What was the Romans’ perception of beauty?

In the Augustan era, Roman poet Ovid penned “Medicamina Faciei Feminae,” a treatise on feminine aesthetics, defining beauty through a pale complexion, rosy cheeks, and dark eyes, free from any noxious skin odors.

Romans were not pioneers in the adulation of feminine allure; Egyptians and Greeks had long established their own beauty paradigms, which later shaped Roman ideals. Ovid’s work elegantly encapsulates the evolving perceptions of beauty in Roman society, spanning from the founding of Rome to the author’s time (1st century BCE – 1st century CE). Unlike the Egyptians or Greeks, Romans used cosmetics sparingly, primarily to enhance natural features rather than create vivid facial palettes.

Ovid also extolled the importance of virtuous character traits in women, asserting that nurturing these qualities would secure marital stability and a husband’s affection.

During Ovid’s lifetime, beauty ideals favored alabaster skin. Untanned skin suggested that a woman spent most of her time indoors, indicating her wealth and her ability to afford slaves. Women often whitened their skin with chalk and tinted their lips and cheeks with red clay. Ovid provides a recipe for a whitening mixture:

“Take two pounds of peeled barley and an equal quantity of vetches moistened with ten eggs. Dry the mixture in the air, and let the whole be ground beneath the mill-stone worked by the patient ass. Pound the first horns that drop from the head of a lusty stag. Of this take one-sixth of a pound. Crush and pound the whole to a fine powder, and pass through a deep sieve. Add twelve narcissus bulbs which have been skinned, and pound the whole together vigorously in a marble mortar. There should also be added two ounces of gum and Tuscan spelt, and nine times as much honey. Any woman who smears her face with this cosmetic will make it brighter than her mirror.” – Ovid, Medicamina Faciei Feminae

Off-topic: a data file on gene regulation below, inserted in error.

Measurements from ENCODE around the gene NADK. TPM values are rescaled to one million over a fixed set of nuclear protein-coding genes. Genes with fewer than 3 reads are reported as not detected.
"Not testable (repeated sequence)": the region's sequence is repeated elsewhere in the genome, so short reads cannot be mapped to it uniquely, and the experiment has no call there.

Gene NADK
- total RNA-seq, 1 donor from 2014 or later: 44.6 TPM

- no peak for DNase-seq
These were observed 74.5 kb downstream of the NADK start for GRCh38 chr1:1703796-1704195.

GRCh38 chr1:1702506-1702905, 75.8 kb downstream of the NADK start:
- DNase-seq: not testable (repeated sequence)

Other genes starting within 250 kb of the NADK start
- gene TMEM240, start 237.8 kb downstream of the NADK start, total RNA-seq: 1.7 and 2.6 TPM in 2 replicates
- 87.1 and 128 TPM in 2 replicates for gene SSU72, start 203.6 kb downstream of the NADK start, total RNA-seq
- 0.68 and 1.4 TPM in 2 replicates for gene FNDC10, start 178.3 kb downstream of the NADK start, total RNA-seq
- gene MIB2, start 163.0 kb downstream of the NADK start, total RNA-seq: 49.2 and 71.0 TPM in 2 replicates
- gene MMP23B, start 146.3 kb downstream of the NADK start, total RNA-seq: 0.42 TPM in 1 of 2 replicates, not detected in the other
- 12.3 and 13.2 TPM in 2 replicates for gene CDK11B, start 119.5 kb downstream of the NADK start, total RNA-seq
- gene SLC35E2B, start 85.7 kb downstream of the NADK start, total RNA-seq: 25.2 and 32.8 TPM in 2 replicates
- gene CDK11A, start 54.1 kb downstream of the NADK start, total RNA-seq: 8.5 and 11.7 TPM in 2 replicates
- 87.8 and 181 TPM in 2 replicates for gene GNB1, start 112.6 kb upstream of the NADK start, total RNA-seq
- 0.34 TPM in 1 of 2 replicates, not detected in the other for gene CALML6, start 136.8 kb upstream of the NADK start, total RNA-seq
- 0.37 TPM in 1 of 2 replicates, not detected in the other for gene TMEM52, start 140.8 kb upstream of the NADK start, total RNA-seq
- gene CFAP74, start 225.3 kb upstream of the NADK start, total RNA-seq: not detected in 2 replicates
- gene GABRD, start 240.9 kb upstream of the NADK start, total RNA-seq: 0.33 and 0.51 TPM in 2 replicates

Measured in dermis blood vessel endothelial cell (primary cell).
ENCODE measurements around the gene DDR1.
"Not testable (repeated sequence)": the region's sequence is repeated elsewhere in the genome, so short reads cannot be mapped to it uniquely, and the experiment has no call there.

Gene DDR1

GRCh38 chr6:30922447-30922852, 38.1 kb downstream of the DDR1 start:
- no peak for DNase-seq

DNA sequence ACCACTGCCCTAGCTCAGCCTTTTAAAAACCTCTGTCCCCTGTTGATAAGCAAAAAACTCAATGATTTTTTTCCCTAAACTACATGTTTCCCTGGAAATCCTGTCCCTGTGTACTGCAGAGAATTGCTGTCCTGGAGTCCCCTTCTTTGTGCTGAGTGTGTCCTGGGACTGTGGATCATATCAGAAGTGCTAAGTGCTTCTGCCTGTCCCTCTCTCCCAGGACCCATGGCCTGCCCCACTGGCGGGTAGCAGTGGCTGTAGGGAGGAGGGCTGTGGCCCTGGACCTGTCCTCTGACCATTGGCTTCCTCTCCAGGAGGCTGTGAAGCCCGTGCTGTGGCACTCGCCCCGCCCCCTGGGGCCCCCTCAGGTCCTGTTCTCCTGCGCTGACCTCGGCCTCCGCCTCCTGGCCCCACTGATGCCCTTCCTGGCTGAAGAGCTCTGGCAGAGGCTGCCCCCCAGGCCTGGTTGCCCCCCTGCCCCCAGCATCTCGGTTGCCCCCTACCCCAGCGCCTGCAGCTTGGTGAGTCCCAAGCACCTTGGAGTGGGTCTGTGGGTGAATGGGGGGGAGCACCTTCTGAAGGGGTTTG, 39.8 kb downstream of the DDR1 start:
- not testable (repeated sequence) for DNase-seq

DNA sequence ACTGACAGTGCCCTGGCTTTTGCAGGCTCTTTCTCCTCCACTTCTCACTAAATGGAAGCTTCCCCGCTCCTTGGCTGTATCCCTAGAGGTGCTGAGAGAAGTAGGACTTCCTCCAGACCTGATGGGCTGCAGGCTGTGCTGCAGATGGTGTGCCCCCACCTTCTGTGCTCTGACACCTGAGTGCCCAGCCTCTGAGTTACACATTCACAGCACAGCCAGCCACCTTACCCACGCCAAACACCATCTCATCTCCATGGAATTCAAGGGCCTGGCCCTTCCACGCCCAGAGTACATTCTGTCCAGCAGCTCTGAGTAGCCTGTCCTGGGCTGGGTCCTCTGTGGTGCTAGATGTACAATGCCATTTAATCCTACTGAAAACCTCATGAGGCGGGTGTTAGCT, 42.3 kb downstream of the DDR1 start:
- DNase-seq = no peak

Extravagant donkey milk baths were believed to enhance skin beauty (a practice attributed to Cleopatra VII); swan fat and legume flour were used to combat wrinkles; and burnt snails were employed to eliminate freckles, which Romans saw as undesirable signs of excessive sun exposure. Blemishes and unattractive spots were concealed with pink color, chalk, poppy petals, or even crocodile dung.

To accentuate their eyes, Roman women used kohl, derived from ash and soot, introduced to Rome by the Egyptians. This cosmetic is still used in the Middle East and Turkey. It was applied both below and above the eyes for a natural look, and also to darken eyelashes and eyebrows. Eyelid colors ranged from green malachite to blue azurite. Long eyelashes and eyebrows were highly favored.

Cosmetics were not limited to wealthy women; both affluent and impoverished Romans used them. However, richer women could afford a more extensive range of products. Superior potions were unscented, while inferior ones required perfumes to mask unpleasant odors. Consequently, Roman brothels were known for a pungent mix of makeup scents used by prostitutes and strong perfumes. Older women, in particular, used more makeup to conceal wrinkles, making it obvious to clients that they were engaging with an elderly prostitute.

It is noteworthy that all ancient sources on women’s beauty were penned by men. Ovid preferred strong makeup, whereas other authors favored minimal or no makeup. Nonetheless, it is clear that Romans placed great importance on beauty, much like modern society, though the standards of beauty differed.

Body Structure in Ancient Rome

From sculptures, paintings, and mosaics, we glean that the ideal Roman woman was short and slender, yet robust, with narrow shoulders, prominent hips, wide thighs, and small breasts. Her face should feature large eyes, a sharp nose, medium lips and ears, oval cheeks, and a defined chin.

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